Another annoying element of the book is Adams’s repeated insistence that he would have killed Hitler or any “top Nazi.”  This is in the context of bleating about how unsafe he felt because people were mean to him on Twitter, such that for a time he endorsed Hillary Clinton, explicitly because he felt endangered.  He had to do it, don’t you see, because he lacked Secret Service protection, though a Very Important Man like Scott Adams certainly needed it.  He’s a “top-ten assassination target,” you know, because he was perceived as Trump’s Goebbels.  Not only is this silly self-aggrandizement, it’s not even true that he would have opposed Hitler.  As Jordan Peterson notes (because it’s been a fascination of his as a professor for decades), the reality is the vast majority of people in totalitarian regimes resist not at all—Peterson’s point to his students is that they would almost certainly have eagerly participated with Hitler or Stalin or Mao, and to think otherwise is failure to think clearly and a distorting way of thinking.  Adams, though, overtly believes he would be a hero.  He probably keeps a cape in his closet.  Satin, with gold trim.

The last chapter is wholly devoted to showing how Scott Adams was the key to Trump’s election.  Knowing he would be laughed at if he simply made the claim, Adams uses some of his own persuasion techniques to convince the reader, though all of them boil down to cherry picking anecdotes that suggest his desired conclusion and doing hand waving around them, along with enough demurrals that he can retreat to plausible deniability if directly challenged.  “Moments ago I was doing a live stream on Periscope and asked my longtime readers if they thought I was the first person to bluntly say in 2015 that facts don’t matter when it comes to picking a president.  My audience on Periscope unanimously agreed they heard it from me first.”  Look at that!  An audience consisting exclusively of Scott Adams fans tells him what he wants to hear!  Surprise, surprise.  “I asked on Twitter [where he keeps telling us how big his following is] how many people decided to vote for Trump because of something I said.  Thousands of respondents claimed I was the reason they voted the way they did. The Twitter poll only reached a tiny fraction of the people who were exposed to my Trump persuasion [Adams maintains that the entire media followed his lead by adopting all his terms and concepts].  That means I might have moved tens of thousands of votes.  Maybe hundreds of thousands.  There’s no way to know.”  But we all know that we’re supposed to conclude that there is a way to know.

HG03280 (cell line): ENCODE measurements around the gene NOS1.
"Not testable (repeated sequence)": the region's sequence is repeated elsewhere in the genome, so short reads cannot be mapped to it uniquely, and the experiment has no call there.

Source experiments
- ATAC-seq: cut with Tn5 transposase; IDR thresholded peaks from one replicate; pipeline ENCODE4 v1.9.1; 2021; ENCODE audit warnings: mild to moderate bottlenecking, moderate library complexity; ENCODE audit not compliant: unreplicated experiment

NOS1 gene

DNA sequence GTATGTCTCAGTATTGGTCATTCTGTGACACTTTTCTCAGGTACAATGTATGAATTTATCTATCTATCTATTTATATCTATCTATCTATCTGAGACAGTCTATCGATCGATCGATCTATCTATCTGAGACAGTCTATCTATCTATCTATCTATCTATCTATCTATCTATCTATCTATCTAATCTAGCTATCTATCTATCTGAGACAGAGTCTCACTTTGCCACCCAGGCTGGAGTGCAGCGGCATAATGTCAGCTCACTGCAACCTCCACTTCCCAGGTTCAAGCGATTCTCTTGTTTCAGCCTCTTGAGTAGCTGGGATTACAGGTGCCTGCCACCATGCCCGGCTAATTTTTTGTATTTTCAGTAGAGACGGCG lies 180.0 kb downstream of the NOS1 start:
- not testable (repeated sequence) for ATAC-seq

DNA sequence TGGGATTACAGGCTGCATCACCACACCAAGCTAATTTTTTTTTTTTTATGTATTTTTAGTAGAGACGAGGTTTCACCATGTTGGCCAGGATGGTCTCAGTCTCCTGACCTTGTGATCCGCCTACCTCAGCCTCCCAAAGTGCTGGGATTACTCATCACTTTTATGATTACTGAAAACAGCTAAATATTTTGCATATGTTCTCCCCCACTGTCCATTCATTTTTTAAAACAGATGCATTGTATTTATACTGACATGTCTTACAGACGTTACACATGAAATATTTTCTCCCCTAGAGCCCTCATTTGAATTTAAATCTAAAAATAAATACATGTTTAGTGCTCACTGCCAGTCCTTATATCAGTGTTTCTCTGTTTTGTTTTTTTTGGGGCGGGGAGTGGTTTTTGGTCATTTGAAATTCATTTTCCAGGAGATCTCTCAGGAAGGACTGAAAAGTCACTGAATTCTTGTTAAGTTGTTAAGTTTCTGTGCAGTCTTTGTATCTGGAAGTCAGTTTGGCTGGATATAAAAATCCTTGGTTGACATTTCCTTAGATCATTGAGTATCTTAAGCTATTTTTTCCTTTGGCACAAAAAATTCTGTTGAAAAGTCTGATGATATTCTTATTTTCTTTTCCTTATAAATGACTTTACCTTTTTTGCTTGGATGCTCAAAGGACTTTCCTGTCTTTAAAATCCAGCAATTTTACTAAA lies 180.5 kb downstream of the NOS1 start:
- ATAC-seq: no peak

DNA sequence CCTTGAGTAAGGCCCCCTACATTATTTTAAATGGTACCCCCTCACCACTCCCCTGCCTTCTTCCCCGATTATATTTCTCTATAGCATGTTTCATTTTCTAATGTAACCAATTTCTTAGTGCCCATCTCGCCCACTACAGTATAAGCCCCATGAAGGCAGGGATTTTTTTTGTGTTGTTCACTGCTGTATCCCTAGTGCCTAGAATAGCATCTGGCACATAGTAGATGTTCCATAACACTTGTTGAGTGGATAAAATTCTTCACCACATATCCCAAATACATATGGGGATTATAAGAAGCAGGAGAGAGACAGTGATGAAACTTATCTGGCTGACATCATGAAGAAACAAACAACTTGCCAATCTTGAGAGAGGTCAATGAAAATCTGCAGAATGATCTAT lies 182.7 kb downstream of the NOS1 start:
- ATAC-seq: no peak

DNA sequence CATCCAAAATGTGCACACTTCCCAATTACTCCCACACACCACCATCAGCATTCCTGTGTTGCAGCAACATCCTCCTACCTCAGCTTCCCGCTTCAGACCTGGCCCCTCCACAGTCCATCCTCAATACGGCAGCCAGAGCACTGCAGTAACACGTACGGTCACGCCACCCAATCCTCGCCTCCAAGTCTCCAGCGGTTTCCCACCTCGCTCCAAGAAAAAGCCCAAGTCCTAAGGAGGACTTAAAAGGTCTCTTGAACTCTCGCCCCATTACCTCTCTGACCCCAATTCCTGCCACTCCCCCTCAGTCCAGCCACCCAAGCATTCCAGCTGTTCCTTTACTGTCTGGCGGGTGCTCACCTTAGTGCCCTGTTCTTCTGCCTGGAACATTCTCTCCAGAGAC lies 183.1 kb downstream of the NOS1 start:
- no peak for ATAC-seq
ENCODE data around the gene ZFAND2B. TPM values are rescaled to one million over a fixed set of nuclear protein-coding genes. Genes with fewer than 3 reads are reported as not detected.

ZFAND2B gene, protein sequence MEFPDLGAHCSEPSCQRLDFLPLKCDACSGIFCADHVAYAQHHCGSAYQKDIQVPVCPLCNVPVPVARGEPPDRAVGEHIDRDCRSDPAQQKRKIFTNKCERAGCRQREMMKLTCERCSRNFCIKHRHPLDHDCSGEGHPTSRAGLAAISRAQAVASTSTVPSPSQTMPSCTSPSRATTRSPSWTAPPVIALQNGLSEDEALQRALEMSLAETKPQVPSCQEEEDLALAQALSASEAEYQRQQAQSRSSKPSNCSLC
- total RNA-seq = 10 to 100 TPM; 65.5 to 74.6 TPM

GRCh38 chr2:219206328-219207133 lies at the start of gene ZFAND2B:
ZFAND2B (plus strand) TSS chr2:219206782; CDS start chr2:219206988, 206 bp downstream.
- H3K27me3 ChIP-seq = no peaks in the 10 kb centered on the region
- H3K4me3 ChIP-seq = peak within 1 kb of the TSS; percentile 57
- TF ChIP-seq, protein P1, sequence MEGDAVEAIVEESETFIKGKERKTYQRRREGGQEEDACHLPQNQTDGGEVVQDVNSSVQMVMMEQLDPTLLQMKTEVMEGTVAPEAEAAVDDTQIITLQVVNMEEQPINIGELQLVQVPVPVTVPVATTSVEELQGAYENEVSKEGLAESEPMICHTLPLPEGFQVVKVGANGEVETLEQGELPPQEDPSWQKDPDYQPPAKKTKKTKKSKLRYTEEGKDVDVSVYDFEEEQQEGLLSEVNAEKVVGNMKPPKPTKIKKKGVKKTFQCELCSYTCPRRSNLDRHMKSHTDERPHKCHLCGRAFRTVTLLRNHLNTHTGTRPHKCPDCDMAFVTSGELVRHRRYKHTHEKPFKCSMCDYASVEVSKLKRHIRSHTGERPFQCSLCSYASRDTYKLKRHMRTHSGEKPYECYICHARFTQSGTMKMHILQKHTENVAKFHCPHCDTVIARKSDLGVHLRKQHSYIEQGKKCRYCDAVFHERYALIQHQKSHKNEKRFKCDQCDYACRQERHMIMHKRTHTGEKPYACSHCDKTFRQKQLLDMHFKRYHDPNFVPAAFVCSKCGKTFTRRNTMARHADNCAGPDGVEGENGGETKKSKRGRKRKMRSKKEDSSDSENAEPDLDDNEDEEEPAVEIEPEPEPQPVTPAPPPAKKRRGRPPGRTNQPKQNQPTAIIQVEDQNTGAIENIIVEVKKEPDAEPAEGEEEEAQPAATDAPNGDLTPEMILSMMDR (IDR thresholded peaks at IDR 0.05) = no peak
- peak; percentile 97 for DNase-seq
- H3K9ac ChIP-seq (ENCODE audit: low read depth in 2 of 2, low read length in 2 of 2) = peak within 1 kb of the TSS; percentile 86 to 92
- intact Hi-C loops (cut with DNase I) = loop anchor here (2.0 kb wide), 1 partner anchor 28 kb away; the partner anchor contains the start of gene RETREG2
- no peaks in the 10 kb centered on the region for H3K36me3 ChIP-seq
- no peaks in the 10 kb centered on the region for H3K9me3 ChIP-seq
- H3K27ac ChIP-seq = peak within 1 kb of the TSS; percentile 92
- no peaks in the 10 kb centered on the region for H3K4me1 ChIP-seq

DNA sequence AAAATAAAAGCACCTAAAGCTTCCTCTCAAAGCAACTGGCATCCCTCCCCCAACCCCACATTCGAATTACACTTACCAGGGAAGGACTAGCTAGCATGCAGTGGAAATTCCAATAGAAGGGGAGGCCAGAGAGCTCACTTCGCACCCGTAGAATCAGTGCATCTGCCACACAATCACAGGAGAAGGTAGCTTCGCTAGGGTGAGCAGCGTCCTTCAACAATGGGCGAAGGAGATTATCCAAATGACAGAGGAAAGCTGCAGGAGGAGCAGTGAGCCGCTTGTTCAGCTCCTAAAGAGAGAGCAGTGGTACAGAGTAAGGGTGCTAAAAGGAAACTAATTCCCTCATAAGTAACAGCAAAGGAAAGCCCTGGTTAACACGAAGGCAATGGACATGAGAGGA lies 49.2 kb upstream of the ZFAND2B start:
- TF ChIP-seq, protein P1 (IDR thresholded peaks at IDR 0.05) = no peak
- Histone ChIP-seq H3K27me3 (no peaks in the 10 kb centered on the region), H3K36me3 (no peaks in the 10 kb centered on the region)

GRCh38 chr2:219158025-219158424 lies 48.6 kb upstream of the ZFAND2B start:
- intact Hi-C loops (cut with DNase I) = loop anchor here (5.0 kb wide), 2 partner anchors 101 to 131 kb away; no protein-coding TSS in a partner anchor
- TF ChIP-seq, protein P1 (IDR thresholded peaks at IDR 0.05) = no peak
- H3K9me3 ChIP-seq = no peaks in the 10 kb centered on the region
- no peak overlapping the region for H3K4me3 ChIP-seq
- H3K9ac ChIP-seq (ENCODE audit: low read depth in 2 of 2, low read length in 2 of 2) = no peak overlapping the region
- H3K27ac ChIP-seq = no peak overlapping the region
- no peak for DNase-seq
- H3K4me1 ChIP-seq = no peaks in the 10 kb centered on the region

Now, perhaps the joke is on us.  One of the persuasion techniques Adams pushes is lying to associate oneself with someone famous, as in his own trying to associate his predictions with the pollster Nate Silver, though there was no actual connection.  So maybe all his talk about how he elected Trump is just that, an attempt to hitch his wagon to Trump’s star.  Adams makes his money largely from speaking engagements, as we know from his complaining that his intermittent support for Trump harmed his livelihood, so maybe this is all just a sales technique, to convince buyers that even if Adams is responsible for the monster Trump, his power is so great that it’s worth paying to hear what he has to say.  I doubt if this will be successful, since I suspect the derangement that Trump incites is much more powerful than Adams’s persuasion techniques.  Either way, though, spending your money on this padded-out pamphlet is unlikely to give you a return on your money.

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  1. Pingback: Book Review: “The 2020 Commission Report on the North Korean Nuclear Attacks Against the United… – Reacle

  2. Emperor Eternal says

    Hi Charles,